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NewsRadio 1330 KNSS>Audio & Video on Demand>>Thurs 4/24/14 Hr 4 Richard A Epstein, Hoover Institution, Defining Ideas, and Chicago Law. Sid Perkins, Science magazine. Jeff Bliss, The Bliss Index.

Thurs 4/24/14 Hr 4 Richard A Epstein, Hoover Institution, Defining Ideas, and Chicago Law. Sid Perkins, Science magazine. Jeff Bliss, The Bliss Index.

Apr 25, 2014|

Richard A Epstein, Hoover Institution, Defining Ideas, and Chicago Law. Sid Perkins, Science magazine. Jeff Bliss, The Bliss Index.

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Automatically Generated Transcript (may not be 100% accurate)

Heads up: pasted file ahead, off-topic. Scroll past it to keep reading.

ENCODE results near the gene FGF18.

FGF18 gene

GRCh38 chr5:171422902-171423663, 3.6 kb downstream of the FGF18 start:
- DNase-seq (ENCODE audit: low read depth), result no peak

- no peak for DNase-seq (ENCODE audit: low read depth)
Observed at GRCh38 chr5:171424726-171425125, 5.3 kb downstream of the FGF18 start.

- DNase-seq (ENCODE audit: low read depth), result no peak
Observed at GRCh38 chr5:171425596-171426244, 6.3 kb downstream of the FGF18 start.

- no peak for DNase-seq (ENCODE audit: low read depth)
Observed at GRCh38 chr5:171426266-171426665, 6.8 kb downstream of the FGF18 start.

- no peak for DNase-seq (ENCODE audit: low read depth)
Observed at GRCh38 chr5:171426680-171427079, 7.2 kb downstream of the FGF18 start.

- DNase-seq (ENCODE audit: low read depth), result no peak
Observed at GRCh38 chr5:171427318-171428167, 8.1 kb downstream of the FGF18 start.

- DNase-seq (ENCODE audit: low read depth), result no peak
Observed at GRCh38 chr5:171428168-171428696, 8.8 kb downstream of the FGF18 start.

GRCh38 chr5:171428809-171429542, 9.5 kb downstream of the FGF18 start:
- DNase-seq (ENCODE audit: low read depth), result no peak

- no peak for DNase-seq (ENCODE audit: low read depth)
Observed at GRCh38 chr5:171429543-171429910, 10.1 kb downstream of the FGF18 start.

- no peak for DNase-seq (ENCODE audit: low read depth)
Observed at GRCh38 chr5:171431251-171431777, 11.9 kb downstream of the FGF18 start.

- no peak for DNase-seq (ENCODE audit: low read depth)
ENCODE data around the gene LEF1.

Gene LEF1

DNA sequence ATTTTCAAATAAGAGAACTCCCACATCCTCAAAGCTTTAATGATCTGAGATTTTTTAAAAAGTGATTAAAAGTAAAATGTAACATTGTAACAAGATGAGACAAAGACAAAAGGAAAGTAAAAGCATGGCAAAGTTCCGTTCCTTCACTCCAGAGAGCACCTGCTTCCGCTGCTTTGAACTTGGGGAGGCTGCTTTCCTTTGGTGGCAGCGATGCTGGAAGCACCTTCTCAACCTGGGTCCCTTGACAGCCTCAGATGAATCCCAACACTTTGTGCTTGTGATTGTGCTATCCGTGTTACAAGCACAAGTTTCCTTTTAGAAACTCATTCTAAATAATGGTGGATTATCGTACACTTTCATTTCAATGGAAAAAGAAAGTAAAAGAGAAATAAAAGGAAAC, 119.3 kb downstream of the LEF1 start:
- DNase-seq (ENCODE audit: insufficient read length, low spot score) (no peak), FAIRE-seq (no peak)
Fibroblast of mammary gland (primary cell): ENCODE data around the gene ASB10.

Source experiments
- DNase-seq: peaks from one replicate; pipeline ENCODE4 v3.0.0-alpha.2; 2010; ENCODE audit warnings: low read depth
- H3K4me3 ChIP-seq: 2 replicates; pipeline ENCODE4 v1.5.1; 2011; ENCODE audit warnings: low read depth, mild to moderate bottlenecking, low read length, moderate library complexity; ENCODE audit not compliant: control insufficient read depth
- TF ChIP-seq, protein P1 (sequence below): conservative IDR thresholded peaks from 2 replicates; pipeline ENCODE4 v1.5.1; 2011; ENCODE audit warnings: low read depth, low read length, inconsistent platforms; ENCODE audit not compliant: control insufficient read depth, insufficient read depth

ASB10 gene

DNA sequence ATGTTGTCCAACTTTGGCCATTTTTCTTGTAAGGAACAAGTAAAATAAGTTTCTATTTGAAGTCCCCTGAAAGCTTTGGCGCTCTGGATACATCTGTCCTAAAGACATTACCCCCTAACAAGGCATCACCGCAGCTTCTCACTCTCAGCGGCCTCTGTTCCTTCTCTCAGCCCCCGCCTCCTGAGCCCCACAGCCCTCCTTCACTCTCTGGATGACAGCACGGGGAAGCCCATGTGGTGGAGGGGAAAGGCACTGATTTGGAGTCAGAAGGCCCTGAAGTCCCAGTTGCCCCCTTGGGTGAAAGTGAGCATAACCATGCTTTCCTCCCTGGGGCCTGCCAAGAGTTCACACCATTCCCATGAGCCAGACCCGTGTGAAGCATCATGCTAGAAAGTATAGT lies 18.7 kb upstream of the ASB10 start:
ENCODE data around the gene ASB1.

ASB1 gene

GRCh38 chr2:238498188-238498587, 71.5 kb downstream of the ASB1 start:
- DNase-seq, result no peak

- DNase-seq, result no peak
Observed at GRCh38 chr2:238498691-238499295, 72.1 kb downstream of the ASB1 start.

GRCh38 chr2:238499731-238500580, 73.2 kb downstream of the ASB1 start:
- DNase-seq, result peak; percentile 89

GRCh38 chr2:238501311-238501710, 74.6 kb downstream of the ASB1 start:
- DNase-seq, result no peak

I'm John -- this is the John master -- equal pay day. The Obama administration the president himself. Announcing equal pay down with this statistic 77. Cents for every dollar. A man learns that the result. Of years of discrimination against females in the workforce 77 cents a dollar. This program offered by the Obama administration. Is at this point. Important to debate because of what it may and likely will do to be recovering economy of 2014. Richard of very good evening to you Richard Epstein. Writing to the many problems with equal pay for defining ideas of the Hoover institution Richard teaches at NYU in the University of Chicago. Richard the president's 77 cents for a dollar. Is the exaggeration of a politician but in any event he's applying himself to the idea that women are being. Underpaid in our. Late twenties and an early 21 century economy. I'm not gonna ask is he right or wrong I'm going to ask how is it that the president wants to correct this what is his ambition. Well I mean the president ambition is essentially to try to introduce a very comprehensive scheme of oversight. To attract sort of detect what you because his -- does. What systematic anomalies inside the operation -- rule system and so we want to get public information about the pay rules that exist in the column. Situations where people work for government contractors and -- like some of the pay. Paycheck fairness act which is dead now at this particular point in congress do have a comprehensive system. Whereby this information could be collected not only for government contractors on federal arrangement. But also across the board and the assumes that once you do this you can either have lawsuits directed administrative regulation. Which -- ought to create parity back and forth across the workforce so. A make no mistake about it of these this used to be called the system of comparable worth many many years ago. In which the idea was that it -- -- that predominantly male professions like construction workers and -- beat -- now professions like nurses. He would be able to figure out what the worth to society be profession -- and then correct for the more to them now. Going to be very ought to -- the wages down in the -- it may help professions and try to do is to figure out some way to mandate -- wages in the female profession. This is a massive device Stoll rifles supply and demand it will create shortages on some side of the market and massive over. Subscriptions and caught on the other side of the market it really is -- amazingly intrusive program based on a hard legal insist that. I'm going to quote from the president you quote from him in your piece about what is wrong. The president says inside if I I want do is -- very accurately. That the same. Same same war same pay for the same more and you point to that works same as important to investigate why. Well because what happens is when you talk about the same profession that doesn't tell you exactly what the profession is. To give Kubel one illustration we get several doctors are in the same profession and that means that we don't draw any explicit distinction between the neurosurgeons which generally have. All the training and higher paid greatest select. And greatest special was stationed as a poster pediatrician. And of course obviously very important profession. But doesn't have quite the -- hours and the extent to train that is needs to neurosurgery. So it's in fact and then look at this profession discovers that the case you have more women in the pediatric cited more men on the neurosurgeons -- you'll -- Some form of an equal pay within the profession but it reflects cost differences in value differences it does not reflect any form of discrimination so. Which you don't have to do is still inside those particular groups and -- -- we now look at mounting their pediatricians to receive the same gaps. If we do the same thing to neurosurgeons to receive the same gaps. And the answers they'll diminish. Will they be eliminated will be answers probably not there -- sub specialty side pediatric sub specialties inside the surgery. And what you have to do -- to understand how those work. There are regional variations -- reserve regional variations of pediatric have to figure out how those work. There are different employment struck adjustable there is some doctors are independent contractors some work for HMOs. Work long hours of work shorter hours what typically happens when he used the words saints. Is that the 1000 differences that markets -- knocked. As an entity but the individual players in the market -- Or ignored by the president that this is typically what happens to these political statement. Would you do this -- managed in the agency's single phrase like same profession. And -- 77 censored and you actually describe something that consequence. One of the most important things for warriors and for economist understand about labor markets is how complicated fail. How difficult they ought to operate inside and how utterly impossible they ought to regulate so what I'm talking about the -- this program is misguided. My argument is not that I have a better way to regulate these markets in the present -- And my argument to simply has no idea how these markets -- to be regulated I don't pretend to know exactly how to regulate the the difference between them. Is I think I understand better than he does why it is that they assume the complex form that they do. And once you understand the degree of complexity you realize that the kind of fine -- that the president wants to put into place is that debt. All right we can't calculated but marriage how does that. I change the calculation and has it been adjusted by valuing. The work done at the home. Well certainly we know that marriage has a huge effect on. Unbelievable to be incumbent Coleman comes single women who do not obviously have children at home. Iron roughly unstated numbers about 96% of what -- do who were married that figure of course can be again in accurate. Well it may well be that the gap is even narrow because. It doesn't take into account the whole variety about the changes but when women get married it turns out several things happen. One is they devote many much much more of their labor in trying to maintain no particularly when they have children. And that's valuable work it's imputed income it's outside the tax system. That is one of the reasons why many women refuse to work on the the system where there income is going to be above the taxed at a high rate. Because it's above that of their husband does the second Social Security tax and so forth. -- once -- stay out of the workforce. Oh either whole or part there earned income in the marketplace is going to start to decline. When they return to the workforce what happens is they have not develop the kinds of skill that keep them current. Relative to what the men have done and so again you'll start to see some kind of relative to close. This means that this service is less valuable than men of course not if you're going to do this accurately. A what you have to understand is that that the total income. And the total productivity of a woman is -- the market in her non -- of labor and indeed what the system doesn't might do quite properly. Is that it's subsidizes home labor by keeping an outside the Thai exports. -- I don't know of any woman advocates would want to say well -- 177%. Of what men do 23% of that is added back in by. The -- looked into the labor so we knew what to do was attacked -- woman on the labor. But they're not -- a -- attacked for that attacks that don't know. Back -- you can't ignore that contribution. Is extremely important and again I mean what you're interested in his maximizing household productions. It's something that we as women working -- stay at home. Almost -- with it turns out to be the opposite. It's not my position to try to explain to the married couples have they want organist their lives mr. explained to the president when they -- organize their lives in particular fashion. What you -- is not the product that some legitimate force of discrimination. But it sort of rational cooperative choices between husbands and wives or in many cases the way -- would single women. There's this apparent manifest themselves more there's a surprising statistics here that income of single women. Is 986%. Of the income of men. That suggests immediately that it's marriage that is caused it to this distortion not the gender. Well it's -- it's certainly suggest that a cause the change but I would resist the usage of the term distortion. Well what it does that means that the state statistics so less reliable it doesn't mean that there's anything wrong with the operation of the marketplace. Why do about it this is most people pretty skilled in the ways in which they decide to navigate the the market the great danger the president's proposals particularly with the paper. Paycheck fairness. Is that what it will do is impose great burdens on employers. This will in fact reduce the gains when they hire additional employees. Because remember this the number that he. Quote is 78%. In 2014. Was seventy or 77 cents but that's 78 cents to six years ago. We've had huge amounts of labor market regulation that I've often inspired by the Democratic Party by the president and it hasn't ruled that number it. On its suggests that the numbers stable of really important numbers -- -- labor productivity and -- wages and those has stagnated. Let's discuss the education. Of the a workforce between male and female when we come back Richard Epstein is the Peter and Kirsten Bedford senior fellow at the Hoover institution Lawrence -- Tisch professor of law New York University. Senior lecturer in law at the University of Chicago I'm John bachelor. This is the John bachelor -- -- And -- got to listen to John best of show. President of the United States quoting 77 cents per dollar for female vs male he's looking to the paycheck fairness act. Not in this congress that in future congresses and what that will do to the marketplace. The subject of an essay by. Richard Epstein defining that is for the Hoover institution Richard -- report that. The female workforce is now 60% of college enrollees. And that there is an ever growing faction. Four advanced degrees also the fact that the female workforce. Has done better recovering from enduring the most recent Great Recession. That suggests of course that -- females are in a better position to take advantage of the future. Does that mean it will -- react this disparity between male and female. No I mean -- they have the statistics themselves missed several key feature is one of the points they did mention in the cult. Is that there's nothing that this number does reflect those people particularly males were imprisoned or otherwise downsized the workforce. All of those folks effect we've learned nothing. And so you're trying to figure out what your prospects are you not only have to worry about the the disparities that are observed in the labor market you have to take into account the -- will be higher frequency of men who were outside the -- markets for reasons. That not. Deflect from the fact that there there labor has some low levels of productivity. These things are not done it's also the case when you look at these numbers that the training that men and women get tend to dip percent. That the men -- more frequently into things like petroleum engineering which is the highest paying profession upon graduation. Almost. Than do women I mean it's not hundreds euros may be 7030 and so forth whereas in the health care professions which gently blow played. There's a high concentration of wonderment. So that what happens is. You go through these sorts of markets all you'll see that there's going to be different -- and in part you have to understand. That it takes along with the trade to some of the professions which salaries are higher. You would expect that the wages without the offset. The increase. Cost that it takes to develop human capital. To the point where you can do this so you don't want to simply take game one times snapshot of labor markets to see the way in -- various people compensated not. Which you have to do -- to think about it as a return on investment in human capital and look at this -- -- some kind under some kind of a lifetime went. And when you do that a lot of these disparities cities and deceit. Sort of equalized that is women get low wages when they get into the labor market. But given the profession they chose but they've also made a smaller investment in human. Which means that the two things have aligned themselves probably not improperly. As the president suggest. And it also indicates that discrimination. Can't just be treated as the explanation for the whole 23% of the difference is probably it could exist civil a tiny fraction of that. And given the huge number of explicit affirmative action programs which are typically order these cases. It may well be that the labor market discrimination fact runs in the opposite. You indicate that the age discrimination act in employment these Social Security the Affordable Care Act all point to government regulatory environment. That doesn't discriminate against the female it discriminates against the young is that an example of unintended consequences that we could imagine would come from the pay for -- the paycheck fairness act. Yeah I think you know they'd be it's a kind of a leading question but the answer is surely that's one of the things that we know when will doubled figures. Is that the income for answers that take place in the United States tend to be pretty systematic review of Pro Bowl. The young people pay Social Security taxes pay Medicare they pay Medicaid taxes of one under another. And yet it's going to be a long time before they start to draw them any money responses from any of these programs assuming these programs -- still plays later wrong. And given that would use is that minorities who are at higher concentrations lower. Age groups in fact are starting to pay more into the government and they take out of -- of the subsidies were in the opposite direction. And overall conclusions unmistakable that if you look at the generation called millennial sources say between twenty and thirty years of age. On average their prospects or less satisfactory than those that parents. They tend to marry later not always by choice but also because -- don't think that they have the economic well -- for what to do the things that they want. But I said this on your show a dozen times and so on now added one more time. The president wants it known exactly the wrong direction in the correct direction is to figure out every impediment that the -- the creation of the strongly for more it's. Although when you remove those things to do two things one is the -- course -- the -- -- And is more flexibility so that the greater opportunities from -- gains from rate. If you really believe that label markets are ridden with discrimination that leads to exportation of women minorities or any of -- group what you do was put into place something which is going to be of that that the well which is in fact the course of the very disease that you're trying to to -- this is a mistake that exports over and over again. Installed deceased funny anomalies in markets given these regulations simple place instead of we won't be in the regulation that's already there. UN on a double -- the two latest create gets further complications. What we need is a kind of -- rest for the government administrations in the labor market. What we need for them to do was to back off on the minimum wage back off on all of the Obama has stuff. Back off on the anti discrimination -- backed off on anything like family leave and what he would do when you see that is the markets will turn around because it now makes sense for importers are. Because they can pay their workers instead of having to pay taxes and compliance -- On the way. Richard I wanna I wanna bundle all of these programs that pain as a fairness act the age discrimination act even. The president's a mandate for ten dollars and ten cents per hour on new federal contract bundled out all up. Because it appears to me that the assumption that the president approaches. -- That is if not villainous. Certainly discriminatory is that his assumption. Well he tend to think of -- market as an entity instead of the system of elaborate decentralized decision but also to people both launch and more. One of the ironies is that the same time the president says this he's trying to build up the middle class. And yet it turns out that the middle class also consists of employers and small businesses who it's very hard but these kinds of regulations. And when you saw looking at some of the web sites that talk about this. The argument is all this plenty of money out there that these employees serve as though it's no big deal we just takes a fraction of it from the rich missed ought to give it to the war. Now we do with labor market regulations that are doing -- from taxation. And what happens is both of these schemes compliant together have led to the relative level economic stagnation. And then what you do you say what we have to have fiscal solutions of monetary solutions. And you know Janet Yellen is right which says that label -- participation has slowed and labor market's two week. Well but the stimulus is not the ridiculous that which you have to do -- to get the deregulation of the basic level. And that's something which this administration is not -- to do it's sad to say I think they have a very large. Fraction of the population that's on them so they've got the wind that there -- few worse folks like myself. Fuels and sometimes -- shouting into the wind being drowned out by it sounds all of which are less than productive with it. Richard Epstein Peter and Kirsten Bedford senior felt the Hoover institution I'm John bachelor this is the John bachelor show. -- And John that this is John bachelor show. A whale died it's always a sad story is featured on. Television networks everywhere when -- throw themselves up sometimes. On the beaches of California but said Perkins is here for science magazine to take this back. Nine million years. And not just once but over -- four times over ten to 161000. Years spread. Of whale die and die. -- a very good evening to you. The location is northwestern coast of Chile this looks like a desert they're building a highway and they come across whale bones. That are fossils was the ocean here. Nine million years ago and then we'll get into why the whales indicted all is this the ocean nine 1000000 years ago good evening said. They're getting done yes absolutely this is that this was Lucy show or you know again six to nine million years ago. That's how the -- kind of washed up on there and then since that time this series is kind of uplifted -- moved slightly in London this is mainly just a couple of kilometers inland. OK so now I understand this is beach front property nine million years ago now we go to the -- what kind of Wales. And how did they find them. Well there's really an amazing find in in 2010. Workers were widening this remote stretch in the Pan American highway there on the northwestern coast of Chile and they unearthed this trove of fossils and this Syria was long known is. -- -- -- which is where he'll he'll. Do the fossils that have been found a previously. But he didn't in this particular. Instance and in this sixty foot wide 800 foot long area where there you know donors. Helped uncover about forty skeletons of marine mammals including at least cities. At least thirty of these large -- -- and these are the filter feeding time those in the tons of cruel and small fish rather than large prey. And end. You know trying to figure out what happened to to give you forty skeletons in such a concentrated areas like you know CSI for fossils but. They go through and they've worked in the inmates. The lead the skeletons are scattered throughout this 25 -- -- -- foot thick layer of rock there. Kind of concentrated in four distinct players that you described. As these that the -- are largely intact they're not scavenged and scattered guess simply because the surrounding desert wasn't productive enough to support large comfortable -- Most of the play real skeletons were preserved Billy which will -- they died it's sees that he you know they've rolled upside down as they -- just like modern polling whales do in and they kind of remained at that position is. High tides or storms surges deposit emotional war. And you know ripples preserved in the raw talent show the cork incident that lying crosswise the current and put them on the beach just like modern mainstream endings. So so again the idea is that you have these -- catastrophic debts repeated instances that but what caused them. You know it it wasn't a tsunami because of the caucuses were really damaged. Because you had many different species involved it probably wasn't the disease. What the -- -- looking at is you know almost -- process of elimination but you know that does the fact that the there were more than you know one episode you have four different episode they they cannot point to toxic -- -- -- -- And what happens is -- The you know -- LD. They they they turned toxic is just like they do in many kids situations today. You know -- they don't. They died or in the process of dying in what you'll say petition in the poison got concentrated if you go with the food chain. The other species so you know including in -- -- lost. Could have succumbed after breathing in toxins wafting in the Serb. Or eating teamed well flashes the sloth -- beaten welfare. Won't know that they're they're particularly. Kind of -- Plant eaters they would be -- possibly win. And the -- Al. The poisonous algae that happens today in the same fashion it poisons -- If it does happen today it doesn't happen that often with bullying of Wales most of the mainstreaming you're -- they are or -- solo wheels. That the troops when meals. That either do a similar way outside counsel or just do this disease or other sorts of confusion. Is that straining themselves but to -- that one instance back in the in the fifties in Cape Cod -- once. Where you had a mass stranding of -- plea deals and in that situation that they years there was indeed evidence that you had done. About toxic album. -- killing tradition in that the -- the -- whales have been eaten him and coast and I. There's a link it says story in science now to a site that's built with. I'm very in depth photographs of the recovery of the whale bones you concede they've been very careful in pulling them out of the desert. Because I guess the road had to go through so they wanted to preserve as much they can they can of these carcasses from nine million years ago we're going to go now back a hundred million years. And from Chile were going to Texas Glen rose Texas but this happened in 1940. Why do we have these dinosaur prince today said. Well what what happened here is is. -- this bill researches clinched a mile on a couple of different levels not -- what they've analyzed you mean those those footprints there in Texas but for the techniques they kind of developed and demonstrated were possible. What they look at where these. This. Very link these sort of dinosaur footprints that were preserved in sandstone along the Riverside near Glen rose as you say it's -- -- -- -- These were laid down on a beach somewhere around -- 105 million years ago they were discovered about a century ago. And and restructure or world famous these days they hold you know both the foot first footprints ever identified -- coming from a sore upon those massive long -- a real force. But they also had the three toed footprints of by people predator which is you know thereupon the same group that includes kubrick's. And in some paleontologists have long described this is kind of a chase you know the notion of a predator tracking its -- pray along an agent BJ -- -- slight bit of drama. But -- -- really done a detailed analysis of the -- -- and and that's made even more difficult by the fact that the team led by fossil collectors. Carville about thirty foot work that the most important tracks in 1940 those were. Threatened by river erosion has so they were excavated incident to a couple museums and insist that kind some of them have been lost. What these researchers did was well this just. Really interesting they they they they scanned pictures -- negative taking taken during the 1940 excavation. Turn them into you know 42 megapixel images very detailed and then they used sophisticated software -- -- stitch those together into a single 3-D model. And using the sort of virtual reality researchers can now stroll through this citing Palestinian is that it's still exists in the original form. So bad mail. Sets the stage for scientist a look at this. Said the track ways. Better determine the sizes and emotions in the walking speeds of the dinosaurs that lift the footprints and then. Then in turn can give you an idea as to whether this same competitor really did chases spray along the. Good but surely it was really really -- said said that they are able by about the same time these pictures are really close as you can go right close to them there's a link to news story to them and arranging them. And it's it's -- if you're going into the the you're following the dinosaurs in this chase. Yes again it's like a virtual reality and and and you know it's kind of put together after the fact from old pictures you know very unlike these Smithsonian. Team that we talked about that the that the dig in Chile. This had to be kind of reconstructed after the fact but that but did it shows the power abusing this computer software and those images to kind of put together that model. I'm speaking to -- Perkins and we've been nine million years and a hundred million years and now we're going 520. Million years. To northern Greeley and green land. To the oddest creatures said I think you've ever spoken about to me this is a shrimp but it Jumbo shrimp this is a Jumbo shrimp that is never going to be served in a restaurant. It looks like a space alien spaceship that's what it looks like it looks like the federation is up against some version of the cling -- here. How big is this says. It's about two foot long and you know that sales modest by eight. Modern standards but for the time it was one of the biggest creatures on earth. It is saying these are very -- fossils. And the -- that the sound looked like five inch long Combs -- in paleontologists have figured out that those are mouth parts. And this signs on the Combs you know have structures on them even smaller structures on and so they they act like a fringe and all of these things together. -- -- middle of the creatures to catch phrase small is you know. Tampa millimeter you know 150 of an -- across about the screen sizes to these -- shrimp and they would like these map sports and bring the -- -- back toward the myself. So this this ancient shrimp like creature was the world's oldest. Free ranging filter feeder and and that's surprising for paleontologist. In the number of ways. First of all the size of this thing as a mentioned it was it was. About two feet long which was huge for the time. Although it's no relatives were predators that this creature was eating much farther down on the food chain and and -- only works if there's a lot of small -- to be exploited. So the fact that this creature even existed since suggested ecosystems of the time were much more productive than people had previously presumed. Evolution is still the sort of niche you know time and again in the in modern times you've got. You know large species in groups as diverse as efficient short and -- wheels were able able to feel the freedom and small prey. And in the past you can further filter preview still enrolled as well. Turned down this guy was way ahead of the curve that this is again the first known. Filter feeder and -- again they presume that it evolved from relatives that were preying on things higher up the food chain but. But -- you have that much. A small -- this I was able to. A captain in and fill this role. It looks like god of vacuum cleaners what it's doing but you know in your in your piece and -- now this is the same style that sharks and whales Hughes they sweep through smaller fish and then they filter them out inside their -- Absolutely there's only -- a story that shows a video of how this thing we give them that the scientists have put together they have video of penalties structured -- -- -- and it it's it's amazing to see them can't -- through. And and you can you imagine them bringing price run up to the mouth. So those those wings that was the mouth opening and close and as it as it used those what looks to be. Hairs are prolongs. This week the water and the small -- Well you'd both those cult like structures all of them that are you know again out in front air radio they are sweeping the -- -- and bringing them toward the melt and ended the range of urgency around the creatures very much like the the fringe of a couple -- -- you've seen the and they they kind of wiggling -- and that's the proportion. And the end of the male sports there are doing their thing is as these creatures Jewish woman. If we can call this a proto Wales said. Again this this is kind of a whale of its time -- -- -- and it's Kim were were the biggest things on earth at the time this -- this was you know part of that original came -- radiation. Life was diversifying. And you didn't have a really big things at that time you know the biggest things around were only about two feet long. Said Perkins for science now I'm John bachelor this is the John bachelor show. And John -- yeah. This is the John -- -- San Francisco federation. -- corners where the academy is -- that's the 24 century here we are in the 21 century. -- Cisco where Twitter is an apparently. Twitter doing wonderful business side very much live on Twitter. Is not exactly welcome in San Francisco by every one. In this very liberal town Jeff bliss the bliss indexed Jeff who is being rude to Twitter I thought things were going well good evening to you. There's there are host of people of course this is -- just goes so there's any number. Special interest groups and individuals who would fight just about anything on any given day. In this case kept pressing leaders on -- Cisco's board of supervisors. And to be a progressive leader on Sampras disposed force supervisors is saying something really. You know be the cream -- -- -- -- And then along with members of the SE -- that big union. They're demanding that there's there's an idiot and that tax break it's helped revitalize. That portion of the city where Twitter group in were other high tech companies have moved it and and where are detracting others to come in and help revitalize that area. And because -- successful and because it's revitalized what's the area did you. It's an area known as big market -- of the police call that there are some people still call the tenderloin. And it's an area that most people tried to stay away from if you were tourist you only went there on accident but it was a place that was populated with. Homeless where struck you. Heels point down the street with all kinds of crime on the street I had seedy motels check cashing places. Strip clubs. You know -- will bars posts -- places and the course or year they've really help change things by bringing Twitter some of these other than companies and there. The Twitter people continue because we're now going to a story that's even more difficult to generalize this is the great debt a Debra Saunders writing for the services so chronicle. I see rich people Jeff. -- is everyone in San Francisco rich. You you'd think if you think that was true if you look at the real estate prices and some of the yet. Some of the cabs you'd get going to a bar or one of the nicer restaurants there by. The truth is is sense is goes quite a mixed but a lot of people feel like they're being pushed out -- that. Protect folks -- they're -- in the air. And you know that's helped drive up the real estate prices it truly is you know that. That's premarket you know where people say you know gonna get the most -- and for whatever and try to sell it here and that's that's probably some people be pushed out. Now a pot party in San Francisco OK dog bites man but still. This a pot party and apparently attracted a mountain range of trash. That also doesn't seem unusual -- what happened. Well every year on April 20 which is known as 440 that your national pot payroll -- number of euphemisms for it there's a huge party in -- gate park which is pretty fabulous park itself it. It's certainly rivals Central Park in new York and other great parts but it's a place where on the report is April which is is artificial pot today. Tens of thousands people show up and vendors. And all sorts of people dealing drugs. And they have a massive party people -- or start camping out that they are -- before and where it's all said and done. Places of that. And it does this. Party have a permit to I mean this is something and it's supervised. Do -- of the governance OK with it don't they provide the kind of infrastructure that every party hats. Well it really it hasn't permitted as a matter fact. They tell people you can't sell things you can't if -- you can't benefit and the people do it and the fact is is the police say over and over and look we're not gonna arrest you for being our first sort out but if you got open alcohol containers of pierce selling drugs in the open. If you're underage those things will attention I think. We're always send out at the end of the day they -- somewhere near a dozen people on different different reasons for causes. But I think what is this year. The clean up afterwards was even more expensive movies bigger than it was before. They had quite a campaign saying look folks have more trash and more facilities please use them. And once again they overwhelm the system and it's just amazing how much traction everything else was left. Looking to a new record in 2015. -- eight million signed up at the debate is over says the White House. Eight million signed up despite all odds the bad website but suddenly in California there's a revelation as to how so many people signed up so late what do we know. Or certainly an incentive and have a respect -- acts repairs where she hated bounty for every obamacare signed up. Recovered California which is the government agencies it's been administering change here California. And that bounty to our knowledge was 58 dollars per successful applications is the daily caller. And 25 dollars per successful annual renewal so it doesn't look like kids and it's and it's gonna continue for years annual renewal. Jeff do we have any information that people were perhaps participating in this state they would get a cut of the action -- they signed up. Or don't but that's a very interesting question that's one of those obscure. Bits of data that is not shared with the general public that we don't know if they're worried -- made between. For terrors and and folks having their taxes prepared. But certainly it's something that the folks to places like. Jackson Hewitt Tax Service in liberty tax service and other places. Quite happy or about it certainly was very very profitable for them. Now my favorite story of the week from San Francisco free shrimp boy who easy -- Trip Horry is they have alleged gangster. Out of Chinatown there in San Cisco. Who is caught up in this -- we. In and that netting. AST senator legally view from San Francisco. And senator you know others in preacher Horry. Were his name is great interest or child were were were charged with a number of different counts including gun running trafficking. Bribery. All all sorts of public corruption charges. And the shrimp -- part of this what you have to say conspiracy remains popular despite that fact that the evidence points of the fact that the FBI. Has been whining indicting him for years he's a very popular fellow in fact I see here and a London newspaper a picture of him standing next to lieutenant governor when he was -- That's right he was well known figure that -- -- -- is so expensive as you point out. Millions of dollars whining -- -- guided and they dollar wine and -- him and that you party supporters say it is mere fact. You know. It's alleged that that you received about 50000 dollars under proper margins are agents. But isn't his lawyers take over for legal Mercury's kickback. Jeff bliss the bliss index reporting on the Bay Area I'm John -- and this is the John -- solution.